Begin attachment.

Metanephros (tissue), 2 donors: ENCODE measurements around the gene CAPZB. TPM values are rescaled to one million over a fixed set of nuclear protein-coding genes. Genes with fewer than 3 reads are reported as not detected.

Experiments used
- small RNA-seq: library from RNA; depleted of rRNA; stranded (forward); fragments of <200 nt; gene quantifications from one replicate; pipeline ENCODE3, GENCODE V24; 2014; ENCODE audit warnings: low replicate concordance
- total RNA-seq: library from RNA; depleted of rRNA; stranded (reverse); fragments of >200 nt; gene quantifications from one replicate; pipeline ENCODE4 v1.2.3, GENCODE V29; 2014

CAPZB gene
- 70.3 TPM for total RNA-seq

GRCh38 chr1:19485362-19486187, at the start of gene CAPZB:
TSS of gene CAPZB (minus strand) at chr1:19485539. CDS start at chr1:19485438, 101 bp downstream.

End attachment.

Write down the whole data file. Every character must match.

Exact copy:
Metanephros (tissue), 2 donors: ENCODE measurements around the gene CAPZB. TPM values are rescaled to one million over a fixed set of nuclear protein-coding genes. Genes with fewer than 3 reads are reported as not detected.

Experiments used
- small RNA-seq: library from RNA; depleted of rRNA; stranded (forward); fragments of <200 nt; gene quantifications from one replicate; pipeline ENCODE3, GENCODE V24; 2014; ENCODE audit warnings: low replicate concordance
- total RNA-seq: library from RNA; depleted of rRNA; stranded (reverse); fragments of >200 nt; gene quantifications from one replicate; pipeline ENCODE4 v1.2.3, GENCODE V29; 2014

CAPZB gene
- 70.3 TPM for total RNA-seq

GRCh38 chr1:19485362-19486187, at the start of gene CAPZB:
TSS of gene CAPZB (minus strand) at chr1:19485539. CDS start at chr1:19485438, 101 bp downstream.